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Risk of transitional-cell carcinoma of the bladder in first- and second-generation immigrants to Sweden

Mousavi, Seyed Mohsen; Sundquist, Jan LU and Hemminki, Kari LU (2010) In European Journal of Cancer Prevention 19(4). p.275-279
Abstract
Environmental risk factors, particularly tobacco smoking, are important for transitional-cell carcinoma of the bladder. Studies in migrants may provide valuable insight into the environmental and genetic etiology of cancer. The nationwide Swedish Family-Cancer Database was used to calculate standardized incidence ratios (SIRs) for transitional-cell carcinoma among the immigrants compared with native Swedes. SIRs for lung cancer were also calculated as a proxy for smoking prevalence. Significantly decreased risks of bladder cancer were observed for male (SIR=0.89) and female (0.71) Finns and male East Asian (0.39) first-generation immigrants. Male immigrants from many countries showed increased risks, ranging from 1.18 to 2.29. Only female... (More)
Environmental risk factors, particularly tobacco smoking, are important for transitional-cell carcinoma of the bladder. Studies in migrants may provide valuable insight into the environmental and genetic etiology of cancer. The nationwide Swedish Family-Cancer Database was used to calculate standardized incidence ratios (SIRs) for transitional-cell carcinoma among the immigrants compared with native Swedes. SIRs for lung cancer were also calculated as a proxy for smoking prevalence. Significantly decreased risks of bladder cancer were observed for male (SIR=0.89) and female (0.71) Finns and male East Asian (0.39) first-generation immigrants. Male immigrants from many countries showed increased risks, ranging from 1.18 to 2.29. Only female immigrants from Denmark (1.40) and Norway (1.27) had increased risks. The risks for bladder and lung cancers correlated, except for Finnish and Iranian men. The sons of immigrants born in high-risk countries had an increased SIR (1.51) whereas the daughters of immigrants born in low-risk countries had a decreased risk (0.32). The risk in the second-generation immigrants born in Sweden was equal to that of natives. In conclusion, the observed bladder cancer risks in the first-generation immigrants, the changes in risks in the second-generation immigrants, and the covariation of the risk patterns of bladder and lung cancers suggested a main contribution by tobacco smoking. The exceptional patterns among the Finns and Iranians may point to the existence of modifying factors. The changes in incidence in second-generation immigrants, yet based on small case numbers, lend little support to the involvement of genetic factors. European Journal of Cancer Prevention 19:275-279 (C) 2010 Wolters Kluwer Health | Lippincott Williams & Wilkins. (Less)
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author
organization
publishing date
type
Contribution to journal
publication status
published
subject
keywords
urinary bladder neoplasm, immigrants, transitional-cell carcinoma
in
European Journal of Cancer Prevention
volume
19
issue
4
pages
275 - 279
publisher
Lippincott Williams & Wilkins
external identifiers
  • wos:000278372700004
  • scopus:77953528734
ISSN
1473-5709
DOI
10.1097/CEJ.0b013e3283387728
language
English
LU publication?
yes
id
d1479c51-dd68-4a54-888d-da0e14c9483b (old id 1632230)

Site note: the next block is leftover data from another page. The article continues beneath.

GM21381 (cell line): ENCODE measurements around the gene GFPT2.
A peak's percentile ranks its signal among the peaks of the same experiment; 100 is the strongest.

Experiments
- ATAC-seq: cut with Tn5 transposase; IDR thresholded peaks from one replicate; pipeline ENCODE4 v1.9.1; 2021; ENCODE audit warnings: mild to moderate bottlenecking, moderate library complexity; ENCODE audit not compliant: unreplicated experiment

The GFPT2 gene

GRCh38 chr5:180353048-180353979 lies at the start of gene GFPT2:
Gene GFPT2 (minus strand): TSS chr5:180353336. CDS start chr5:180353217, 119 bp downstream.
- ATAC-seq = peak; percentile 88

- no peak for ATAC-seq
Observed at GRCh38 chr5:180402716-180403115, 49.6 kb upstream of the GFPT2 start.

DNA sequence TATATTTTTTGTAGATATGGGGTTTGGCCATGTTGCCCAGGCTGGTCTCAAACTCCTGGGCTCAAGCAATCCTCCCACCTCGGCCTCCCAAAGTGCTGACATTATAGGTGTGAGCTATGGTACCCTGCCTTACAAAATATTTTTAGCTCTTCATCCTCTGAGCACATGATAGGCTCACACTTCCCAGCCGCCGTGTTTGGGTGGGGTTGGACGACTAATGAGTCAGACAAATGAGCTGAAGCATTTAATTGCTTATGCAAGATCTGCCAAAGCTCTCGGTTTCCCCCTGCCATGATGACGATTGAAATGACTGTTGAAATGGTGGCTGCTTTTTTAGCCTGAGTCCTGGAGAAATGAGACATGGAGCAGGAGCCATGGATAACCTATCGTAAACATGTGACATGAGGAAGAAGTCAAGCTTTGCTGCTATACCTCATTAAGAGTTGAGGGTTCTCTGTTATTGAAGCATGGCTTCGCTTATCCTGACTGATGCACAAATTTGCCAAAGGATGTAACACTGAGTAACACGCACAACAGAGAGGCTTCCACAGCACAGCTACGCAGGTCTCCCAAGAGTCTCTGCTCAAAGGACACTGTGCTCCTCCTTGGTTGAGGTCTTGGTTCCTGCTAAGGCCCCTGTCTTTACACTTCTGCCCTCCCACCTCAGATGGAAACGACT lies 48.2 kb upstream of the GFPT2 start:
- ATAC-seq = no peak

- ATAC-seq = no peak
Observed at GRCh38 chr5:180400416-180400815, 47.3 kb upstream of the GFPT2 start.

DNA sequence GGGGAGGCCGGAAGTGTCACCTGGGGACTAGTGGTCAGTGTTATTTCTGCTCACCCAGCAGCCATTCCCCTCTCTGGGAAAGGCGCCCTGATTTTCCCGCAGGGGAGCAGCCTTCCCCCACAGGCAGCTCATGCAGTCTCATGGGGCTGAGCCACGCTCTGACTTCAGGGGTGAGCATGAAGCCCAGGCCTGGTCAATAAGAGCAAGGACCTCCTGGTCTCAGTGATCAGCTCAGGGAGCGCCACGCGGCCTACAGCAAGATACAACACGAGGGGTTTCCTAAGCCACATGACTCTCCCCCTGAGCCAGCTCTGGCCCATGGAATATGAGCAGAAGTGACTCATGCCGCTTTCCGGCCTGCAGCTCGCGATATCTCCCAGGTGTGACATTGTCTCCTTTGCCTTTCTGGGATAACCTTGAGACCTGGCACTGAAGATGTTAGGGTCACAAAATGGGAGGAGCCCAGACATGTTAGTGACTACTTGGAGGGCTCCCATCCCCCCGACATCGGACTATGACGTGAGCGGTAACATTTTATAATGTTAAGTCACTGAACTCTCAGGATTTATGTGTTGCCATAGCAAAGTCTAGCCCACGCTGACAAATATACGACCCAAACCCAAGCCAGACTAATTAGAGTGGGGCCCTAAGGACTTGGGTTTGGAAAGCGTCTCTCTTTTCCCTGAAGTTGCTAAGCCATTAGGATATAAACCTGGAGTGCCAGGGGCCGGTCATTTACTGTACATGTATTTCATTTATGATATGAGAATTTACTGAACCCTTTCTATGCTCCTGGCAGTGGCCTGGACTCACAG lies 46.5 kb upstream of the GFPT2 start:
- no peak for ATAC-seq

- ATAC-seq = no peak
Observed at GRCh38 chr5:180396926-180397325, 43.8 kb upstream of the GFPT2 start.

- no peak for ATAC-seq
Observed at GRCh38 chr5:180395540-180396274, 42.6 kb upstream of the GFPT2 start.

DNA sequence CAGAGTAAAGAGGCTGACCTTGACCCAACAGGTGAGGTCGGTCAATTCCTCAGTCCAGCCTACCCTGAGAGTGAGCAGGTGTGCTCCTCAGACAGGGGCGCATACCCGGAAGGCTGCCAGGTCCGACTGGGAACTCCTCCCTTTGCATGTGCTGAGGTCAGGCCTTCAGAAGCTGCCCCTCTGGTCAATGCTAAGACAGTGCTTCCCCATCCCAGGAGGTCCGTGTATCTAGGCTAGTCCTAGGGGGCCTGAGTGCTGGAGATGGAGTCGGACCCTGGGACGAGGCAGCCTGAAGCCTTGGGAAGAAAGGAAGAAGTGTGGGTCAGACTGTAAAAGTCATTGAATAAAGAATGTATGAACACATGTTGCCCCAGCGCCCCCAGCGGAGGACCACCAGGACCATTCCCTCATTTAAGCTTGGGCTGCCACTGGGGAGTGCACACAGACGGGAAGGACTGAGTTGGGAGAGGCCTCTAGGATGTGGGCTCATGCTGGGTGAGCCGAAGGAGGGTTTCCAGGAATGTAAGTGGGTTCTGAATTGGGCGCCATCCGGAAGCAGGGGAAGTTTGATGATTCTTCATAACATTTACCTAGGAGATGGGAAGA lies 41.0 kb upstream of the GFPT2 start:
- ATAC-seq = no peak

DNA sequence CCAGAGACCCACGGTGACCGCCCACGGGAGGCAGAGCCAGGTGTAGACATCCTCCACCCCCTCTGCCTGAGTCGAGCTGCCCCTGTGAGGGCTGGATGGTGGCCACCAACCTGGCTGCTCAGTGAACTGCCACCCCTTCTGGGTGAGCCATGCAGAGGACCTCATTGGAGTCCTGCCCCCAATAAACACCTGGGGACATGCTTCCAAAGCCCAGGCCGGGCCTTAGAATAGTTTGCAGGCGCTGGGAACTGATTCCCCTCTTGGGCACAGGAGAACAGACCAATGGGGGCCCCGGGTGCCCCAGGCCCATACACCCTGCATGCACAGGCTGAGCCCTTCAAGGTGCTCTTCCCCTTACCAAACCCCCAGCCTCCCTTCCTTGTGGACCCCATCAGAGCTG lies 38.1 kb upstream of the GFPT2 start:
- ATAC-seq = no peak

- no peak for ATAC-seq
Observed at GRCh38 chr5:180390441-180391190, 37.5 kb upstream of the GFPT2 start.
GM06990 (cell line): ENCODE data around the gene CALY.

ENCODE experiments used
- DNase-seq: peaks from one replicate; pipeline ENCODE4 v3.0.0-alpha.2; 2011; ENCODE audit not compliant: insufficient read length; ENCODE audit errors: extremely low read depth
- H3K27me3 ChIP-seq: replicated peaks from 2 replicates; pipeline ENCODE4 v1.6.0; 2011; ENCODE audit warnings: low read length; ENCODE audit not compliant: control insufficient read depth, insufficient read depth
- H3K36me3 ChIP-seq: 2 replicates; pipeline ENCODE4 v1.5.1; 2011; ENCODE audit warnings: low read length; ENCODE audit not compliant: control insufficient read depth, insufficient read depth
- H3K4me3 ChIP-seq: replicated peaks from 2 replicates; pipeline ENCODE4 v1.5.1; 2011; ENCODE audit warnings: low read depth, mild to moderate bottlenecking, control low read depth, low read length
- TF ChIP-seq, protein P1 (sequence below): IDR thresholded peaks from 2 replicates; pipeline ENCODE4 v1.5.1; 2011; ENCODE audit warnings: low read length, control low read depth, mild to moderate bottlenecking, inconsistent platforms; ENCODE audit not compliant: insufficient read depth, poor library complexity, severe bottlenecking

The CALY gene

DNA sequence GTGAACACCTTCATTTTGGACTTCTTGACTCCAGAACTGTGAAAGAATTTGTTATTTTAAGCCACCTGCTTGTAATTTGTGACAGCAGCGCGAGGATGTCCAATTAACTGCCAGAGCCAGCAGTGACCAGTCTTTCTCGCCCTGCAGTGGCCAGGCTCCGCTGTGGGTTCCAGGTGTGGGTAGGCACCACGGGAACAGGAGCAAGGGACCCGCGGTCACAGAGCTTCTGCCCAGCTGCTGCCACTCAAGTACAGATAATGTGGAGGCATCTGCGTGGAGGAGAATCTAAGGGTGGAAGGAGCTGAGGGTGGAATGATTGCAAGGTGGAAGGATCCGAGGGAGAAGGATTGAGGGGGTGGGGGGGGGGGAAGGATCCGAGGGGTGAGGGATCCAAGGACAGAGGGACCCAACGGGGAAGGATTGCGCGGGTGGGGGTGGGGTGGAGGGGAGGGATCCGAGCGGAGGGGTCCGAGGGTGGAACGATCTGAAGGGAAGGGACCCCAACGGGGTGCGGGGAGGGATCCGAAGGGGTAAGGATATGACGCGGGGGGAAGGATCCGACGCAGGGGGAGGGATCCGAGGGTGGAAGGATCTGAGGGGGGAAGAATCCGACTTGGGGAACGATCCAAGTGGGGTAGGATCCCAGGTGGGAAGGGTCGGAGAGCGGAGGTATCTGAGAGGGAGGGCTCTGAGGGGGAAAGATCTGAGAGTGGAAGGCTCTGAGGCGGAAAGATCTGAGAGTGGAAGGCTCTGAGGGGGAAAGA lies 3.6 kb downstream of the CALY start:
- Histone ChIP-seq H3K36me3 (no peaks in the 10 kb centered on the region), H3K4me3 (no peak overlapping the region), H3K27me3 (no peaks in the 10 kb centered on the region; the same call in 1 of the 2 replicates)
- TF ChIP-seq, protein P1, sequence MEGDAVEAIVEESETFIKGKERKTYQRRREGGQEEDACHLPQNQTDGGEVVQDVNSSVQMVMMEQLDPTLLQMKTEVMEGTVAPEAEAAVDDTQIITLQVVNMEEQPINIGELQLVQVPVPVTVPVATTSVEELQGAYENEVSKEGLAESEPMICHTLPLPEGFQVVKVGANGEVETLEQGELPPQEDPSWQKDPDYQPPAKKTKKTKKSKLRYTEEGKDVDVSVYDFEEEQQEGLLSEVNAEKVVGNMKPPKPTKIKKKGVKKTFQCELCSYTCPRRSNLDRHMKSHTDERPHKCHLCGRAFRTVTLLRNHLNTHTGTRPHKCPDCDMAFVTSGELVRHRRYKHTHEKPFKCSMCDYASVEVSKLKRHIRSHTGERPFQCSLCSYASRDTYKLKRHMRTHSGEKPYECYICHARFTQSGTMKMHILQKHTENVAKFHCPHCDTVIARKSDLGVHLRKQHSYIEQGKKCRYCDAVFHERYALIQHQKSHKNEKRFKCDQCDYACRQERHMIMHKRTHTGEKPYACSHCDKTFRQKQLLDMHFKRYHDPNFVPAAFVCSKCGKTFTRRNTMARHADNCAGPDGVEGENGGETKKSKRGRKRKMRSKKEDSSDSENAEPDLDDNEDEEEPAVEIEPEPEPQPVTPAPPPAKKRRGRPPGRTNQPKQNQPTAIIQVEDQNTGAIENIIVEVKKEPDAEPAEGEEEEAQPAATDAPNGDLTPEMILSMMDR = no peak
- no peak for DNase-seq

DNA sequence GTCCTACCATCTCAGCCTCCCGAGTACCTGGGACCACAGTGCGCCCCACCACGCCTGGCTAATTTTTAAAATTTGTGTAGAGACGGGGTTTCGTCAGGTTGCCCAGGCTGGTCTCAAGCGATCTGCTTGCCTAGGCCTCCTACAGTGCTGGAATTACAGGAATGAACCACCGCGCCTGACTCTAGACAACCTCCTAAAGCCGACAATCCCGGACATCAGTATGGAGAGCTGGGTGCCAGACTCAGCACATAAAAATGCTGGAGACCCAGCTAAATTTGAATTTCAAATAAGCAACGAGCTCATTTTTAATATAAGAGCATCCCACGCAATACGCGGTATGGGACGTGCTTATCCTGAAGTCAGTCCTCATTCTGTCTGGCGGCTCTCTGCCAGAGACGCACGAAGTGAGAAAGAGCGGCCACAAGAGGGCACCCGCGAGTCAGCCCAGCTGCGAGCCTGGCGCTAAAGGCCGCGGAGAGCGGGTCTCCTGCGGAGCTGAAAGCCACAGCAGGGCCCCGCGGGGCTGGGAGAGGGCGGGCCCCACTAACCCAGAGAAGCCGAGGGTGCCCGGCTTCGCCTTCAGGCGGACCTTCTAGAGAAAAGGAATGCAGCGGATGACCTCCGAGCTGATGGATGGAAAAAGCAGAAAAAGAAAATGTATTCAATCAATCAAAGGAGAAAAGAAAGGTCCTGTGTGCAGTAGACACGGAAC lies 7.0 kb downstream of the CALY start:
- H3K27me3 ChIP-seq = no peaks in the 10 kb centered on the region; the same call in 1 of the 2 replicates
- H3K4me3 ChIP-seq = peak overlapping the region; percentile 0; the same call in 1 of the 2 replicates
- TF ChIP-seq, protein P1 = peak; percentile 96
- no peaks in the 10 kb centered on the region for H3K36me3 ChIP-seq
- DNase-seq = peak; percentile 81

date added to LUP
2010-07-22 12:53:56
date last changed
2018-05-29 09:20:01
@article{d1479c51-dd68-4a54-888d-da0e14c9483b,
  abstract     = {Environmental risk factors, particularly tobacco smoking, are important for transitional-cell carcinoma of the bladder. Studies in migrants may provide valuable insight into the environmental and genetic etiology of cancer. The nationwide Swedish Family-Cancer Database was used to calculate standardized incidence ratios (SIRs) for transitional-cell carcinoma among the immigrants compared with native Swedes. SIRs for lung cancer were also calculated as a proxy for smoking prevalence. Significantly decreased risks of bladder cancer were observed for male (SIR=0.89) and female (0.71) Finns and male East Asian (0.39) first-generation immigrants. Male immigrants from many countries showed increased risks, ranging from 1.18 to 2.29. Only female immigrants from Denmark (1.40) and Norway (1.27) had increased risks. The risks for bladder and lung cancers correlated, except for Finnish and Iranian men. The sons of immigrants born in high-risk countries had an increased SIR (1.51) whereas the daughters of immigrants born in low-risk countries had a decreased risk (0.32). The risk in the second-generation immigrants born in Sweden was equal to that of natives. In conclusion, the observed bladder cancer risks in the first-generation immigrants, the changes in risks in the second-generation immigrants, and the covariation of the risk patterns of bladder and lung cancers suggested a main contribution by tobacco smoking. The exceptional patterns among the Finns and Iranians may point to the existence of modifying factors. The changes in incidence in second-generation immigrants, yet based on small case numbers, lend little support to the involvement of genetic factors. European Journal of Cancer Prevention 19:275-279 (C) 2010 Wolters Kluwer Health | Lippincott Williams & Wilkins.},
  author       = {Mousavi, Seyed Mohsen and Sundquist, Jan and Hemminki, Kari},
  issn         = {1473-5709},
  keyword      = {urinary bladder neoplasm,immigrants,transitional-cell carcinoma},
  language     = {eng},
  number       = {4},
  pages        = {275--279},
  publisher    = {Lippincott Williams & Wilkins},
  series       = {European Journal of Cancer Prevention},
  title        = {Risk of transitional-cell carcinoma of the bladder in first- and second-generation immigrants to Sweden},
  url          = {http://dx.doi.org/10.1097/CEJ.0b013e3283387728},
  volume       = {19},
  year         = {2010},
}